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Related to crucifixion: Crucifixion of Peter


a. The act of crucifying; execution on a cross.
b. Crucifixion The crucifying of Jesus on Calvary. Used with the.
c. A representation of Jesus on the cross.
2. An extremely difficult, painful trial; torturous suffering.


a method of putting to death by nailing or binding to a cross, normally by the hands and feet, which was widespread in the ancient world


1. (Ecclesiastical Terms) the Crucifixion the crucifying of Christ at Calvary, regarded by Christians as the culminating redemptive act of his ministry
2. (Art Terms) a picture or representation of this


(ˌkru səˈfɪk ʃən)

1. the act of crucifying or the state of being crucified.
2. (cap.) the death of Jesus upon the Cross.
3. a picture or other representation of this.
4. severe and unjust punishment or suffering.
[1375–1425; late Middle English < Late Latin]
ThesaurusAntonymsRelated WordsSynonymsLegend:
Noun1.crucifixion - the act of executing by a method widespread in the ancient worldcrucifixion - the act of executing by a method widespread in the ancient world; the victim's hands and feet are bound or nailed to a cross
capital punishment, death penalty, executing, execution - putting a condemned person to death
2.Crucifixion - the death of Jesus by crucifixion
3.crucifixion - the infliction of extremely painful punishment or suffering
torturing, torture - the deliberate, systematic, or wanton infliction of physical or mental suffering by one or more persons in an attempt to force another person to yield information or to make a confession or for any other reason; "it required unnatural torturing to extract a confession"
صَلْب المسيح، صورة المَسيح مَصلوبا
Jesu korsfæstelsekorsfæstelse
keresztre feszítés
çarmıha ger meHz.İsa'nın çarmıha gerilerek ölmesi


[ˌkruːsɪˈfɪkʃən] Ncrucifixión f


[ˌkruːsɪˈfɪkʃən] ncrucifixion f, crucifiement m


nKreuzigung f


[ˌkruːsɪˈfɪkʃn] ncrocifissione f


(ˈkruːsifai) verb
to put to death by fixing the hands and feet to a cross. Christ was crucified.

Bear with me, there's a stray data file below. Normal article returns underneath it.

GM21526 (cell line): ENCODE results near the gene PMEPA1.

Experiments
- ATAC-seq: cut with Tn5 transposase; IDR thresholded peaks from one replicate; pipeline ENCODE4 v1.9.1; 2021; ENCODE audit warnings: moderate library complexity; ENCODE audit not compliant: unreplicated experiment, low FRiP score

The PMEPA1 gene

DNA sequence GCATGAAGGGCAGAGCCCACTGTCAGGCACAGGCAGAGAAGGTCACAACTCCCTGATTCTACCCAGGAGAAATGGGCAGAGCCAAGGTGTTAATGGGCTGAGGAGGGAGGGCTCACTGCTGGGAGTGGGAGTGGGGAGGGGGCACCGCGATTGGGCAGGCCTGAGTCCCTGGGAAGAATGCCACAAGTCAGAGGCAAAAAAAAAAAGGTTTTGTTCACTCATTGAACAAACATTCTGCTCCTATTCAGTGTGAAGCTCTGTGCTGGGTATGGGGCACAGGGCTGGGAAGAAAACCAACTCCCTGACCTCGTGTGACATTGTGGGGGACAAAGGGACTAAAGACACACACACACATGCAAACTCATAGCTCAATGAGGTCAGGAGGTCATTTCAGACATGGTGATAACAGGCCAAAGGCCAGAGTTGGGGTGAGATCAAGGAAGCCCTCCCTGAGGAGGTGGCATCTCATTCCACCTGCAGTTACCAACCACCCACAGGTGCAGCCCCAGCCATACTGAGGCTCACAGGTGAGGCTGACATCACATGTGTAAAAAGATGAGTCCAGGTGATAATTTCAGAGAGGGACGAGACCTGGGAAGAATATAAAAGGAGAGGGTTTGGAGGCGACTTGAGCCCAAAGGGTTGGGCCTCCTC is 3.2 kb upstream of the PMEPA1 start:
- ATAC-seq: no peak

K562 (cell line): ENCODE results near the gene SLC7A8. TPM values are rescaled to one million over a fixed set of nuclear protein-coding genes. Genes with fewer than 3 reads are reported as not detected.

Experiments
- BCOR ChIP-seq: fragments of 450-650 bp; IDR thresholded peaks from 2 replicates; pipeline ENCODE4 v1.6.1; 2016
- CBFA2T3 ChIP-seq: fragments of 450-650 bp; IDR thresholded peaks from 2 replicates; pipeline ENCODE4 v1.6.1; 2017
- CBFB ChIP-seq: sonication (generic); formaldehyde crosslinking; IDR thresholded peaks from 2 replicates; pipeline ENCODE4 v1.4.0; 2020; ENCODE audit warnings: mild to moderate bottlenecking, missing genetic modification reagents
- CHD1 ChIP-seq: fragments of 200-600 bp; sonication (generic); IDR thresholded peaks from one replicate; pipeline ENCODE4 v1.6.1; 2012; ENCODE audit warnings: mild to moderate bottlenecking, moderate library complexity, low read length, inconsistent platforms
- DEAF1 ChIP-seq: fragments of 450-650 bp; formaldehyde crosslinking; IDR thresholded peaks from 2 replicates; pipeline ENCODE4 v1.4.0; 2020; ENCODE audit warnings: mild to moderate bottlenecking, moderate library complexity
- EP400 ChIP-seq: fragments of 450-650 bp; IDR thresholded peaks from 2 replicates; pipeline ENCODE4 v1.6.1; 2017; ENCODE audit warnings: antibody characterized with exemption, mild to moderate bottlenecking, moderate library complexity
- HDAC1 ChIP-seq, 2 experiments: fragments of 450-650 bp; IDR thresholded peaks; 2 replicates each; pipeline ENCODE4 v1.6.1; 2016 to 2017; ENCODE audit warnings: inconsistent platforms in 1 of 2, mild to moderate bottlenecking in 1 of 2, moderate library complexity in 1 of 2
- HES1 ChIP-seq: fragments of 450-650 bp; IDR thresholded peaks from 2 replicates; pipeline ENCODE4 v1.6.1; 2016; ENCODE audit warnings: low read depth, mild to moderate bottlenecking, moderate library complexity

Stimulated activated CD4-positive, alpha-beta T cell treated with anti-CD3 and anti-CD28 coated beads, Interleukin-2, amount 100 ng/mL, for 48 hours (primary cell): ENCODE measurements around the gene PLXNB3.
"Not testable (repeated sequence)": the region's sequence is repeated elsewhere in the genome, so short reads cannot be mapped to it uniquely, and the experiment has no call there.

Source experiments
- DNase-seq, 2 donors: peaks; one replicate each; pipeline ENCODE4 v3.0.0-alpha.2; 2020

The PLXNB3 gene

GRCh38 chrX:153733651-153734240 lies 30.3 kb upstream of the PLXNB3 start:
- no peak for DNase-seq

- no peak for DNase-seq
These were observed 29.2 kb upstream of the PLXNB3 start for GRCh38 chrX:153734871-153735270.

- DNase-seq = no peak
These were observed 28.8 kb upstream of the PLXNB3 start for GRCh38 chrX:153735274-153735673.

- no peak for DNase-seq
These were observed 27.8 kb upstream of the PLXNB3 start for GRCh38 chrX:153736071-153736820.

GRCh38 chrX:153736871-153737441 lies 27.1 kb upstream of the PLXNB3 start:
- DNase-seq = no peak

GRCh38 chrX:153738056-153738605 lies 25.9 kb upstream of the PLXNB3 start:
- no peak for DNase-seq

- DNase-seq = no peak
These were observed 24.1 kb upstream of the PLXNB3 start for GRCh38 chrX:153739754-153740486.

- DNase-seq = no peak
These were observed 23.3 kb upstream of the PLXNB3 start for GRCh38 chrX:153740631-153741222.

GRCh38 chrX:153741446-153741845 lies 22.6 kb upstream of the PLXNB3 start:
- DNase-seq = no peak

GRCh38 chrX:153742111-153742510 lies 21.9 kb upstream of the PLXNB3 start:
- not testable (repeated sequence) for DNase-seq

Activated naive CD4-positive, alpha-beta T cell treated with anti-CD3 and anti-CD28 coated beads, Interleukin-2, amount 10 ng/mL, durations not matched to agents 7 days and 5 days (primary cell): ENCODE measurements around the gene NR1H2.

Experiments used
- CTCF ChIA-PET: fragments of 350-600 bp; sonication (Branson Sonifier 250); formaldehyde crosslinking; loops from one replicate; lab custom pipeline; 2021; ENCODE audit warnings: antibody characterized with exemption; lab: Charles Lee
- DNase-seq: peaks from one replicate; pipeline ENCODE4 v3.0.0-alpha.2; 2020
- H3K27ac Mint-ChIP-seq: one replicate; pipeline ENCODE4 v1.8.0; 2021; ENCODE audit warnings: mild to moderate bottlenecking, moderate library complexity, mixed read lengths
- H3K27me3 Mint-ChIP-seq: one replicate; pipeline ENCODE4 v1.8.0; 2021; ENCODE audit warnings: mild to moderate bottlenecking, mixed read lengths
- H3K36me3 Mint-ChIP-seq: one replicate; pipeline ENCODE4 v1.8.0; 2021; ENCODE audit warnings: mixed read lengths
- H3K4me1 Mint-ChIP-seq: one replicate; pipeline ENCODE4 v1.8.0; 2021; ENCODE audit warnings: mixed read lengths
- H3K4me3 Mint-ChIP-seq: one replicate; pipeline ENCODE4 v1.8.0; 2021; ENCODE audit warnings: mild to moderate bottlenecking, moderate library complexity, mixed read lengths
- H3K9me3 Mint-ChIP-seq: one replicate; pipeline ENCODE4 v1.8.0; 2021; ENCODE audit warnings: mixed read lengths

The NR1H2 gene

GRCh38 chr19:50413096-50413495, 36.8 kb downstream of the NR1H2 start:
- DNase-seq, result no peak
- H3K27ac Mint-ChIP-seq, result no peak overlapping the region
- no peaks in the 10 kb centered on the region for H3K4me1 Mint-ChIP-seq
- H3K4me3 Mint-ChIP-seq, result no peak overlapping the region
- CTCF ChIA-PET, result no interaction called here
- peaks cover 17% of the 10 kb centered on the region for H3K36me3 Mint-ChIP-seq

ˈcrucifix (-fiks) noun
a figure of Christ on the cross.
ˌcruciˈfixion (-ˈfikʃən) noun
(a) death on the cross, especially that of Christ.
References in classic literature ?
And after this his crucifixion. Such high souls are made for crucifixion."
And not only that, but moody stricken Ahab stood before them with a crucifixion in his face; in all the nameless regal overbearing dignity of some mighty woe.
This was the presentment of a poor mangled body which had evidently suffered unbearable anguish even before its crucifixion, full of wounds and bruises, marks of the violence of soldiers and people, and of the bitterness of the moment when He had fallen with the cross--all this combined with the anguish of the actual crucifixion.
The legend goes that after the Crucifixion his conscience troubled him, and he fled from Jerusalem and wandered about the earth, weary of life and a prey to tortures of the mind.
Seen moving about, far away in the dim, arched aisles of the Great Bazaar, they look as the shrouded dead must have looked when they walked forth from their graves amid the storms and thunders and earthquakes that burst upon Calvary that awful night of the Crucifixion. A street in Constantinople is a picture which one ought to see once--not oftener.
There were portraits of men with large, melancholy eyes which seemed to say you knew not what; there were long monks in the Franciscan habit or in the Dominican, with distraught faces, making gestures whose sense escaped you; there was an Assumption of the Virgin; there was a Crucifixion in which the painter by some magic of feeling had been able to suggest that the flesh of Christ's dead body was not human flesh only but divine; and there was an Ascension in which the Saviour seemed to surge up towards the empyrean and yet to stand upon the air as steadily as though it were solid ground: the uplifted arms of the Apostles, the sweep of their draperies, their ecstatic gestures, gave an impression of exultation and of holy joy.
Slowly, the first bitter months on this land, little Benny's death from lack of nourishment, his father's desperate efforts to establish his family, the years of his mother's slow crucifixion, his own long struggle --all floated before him in a fog of reverie.
It was a crowbar, that pitiful sum of money accumulated by two years of crucifixion. Think of it!
He had chasubles, also, of amber-coloured silk, and blue silk and gold brocade, and yellow silk damask and cloth of gold, figured with representations of the Passion and Crucifixion of Christ, and embroidered with lions and peacocks and other emblems; dalmatics of white satin and pink silk damask, decorated with tulips and dolphins and fleurs-de-lis; altar frontals of crimson velvet and blue linen; and many corporals, chalice-veils, and sudaria.
His name sounds old, but I never heard of it before, as the man said of the Crucifixion. Why talk about his blue blood?
It has, also, a crucifixion in high relief, in a cellar, with a sun of gilded wood.
"He had thought of killing himself, so that no one should behold Napoleon after his defeat; like Jesus Christ before the Crucifixion, he thought himself forsaken by God and by his talisman, and so he took enough poison to kill a regiment, but it had no effect whatever upon him.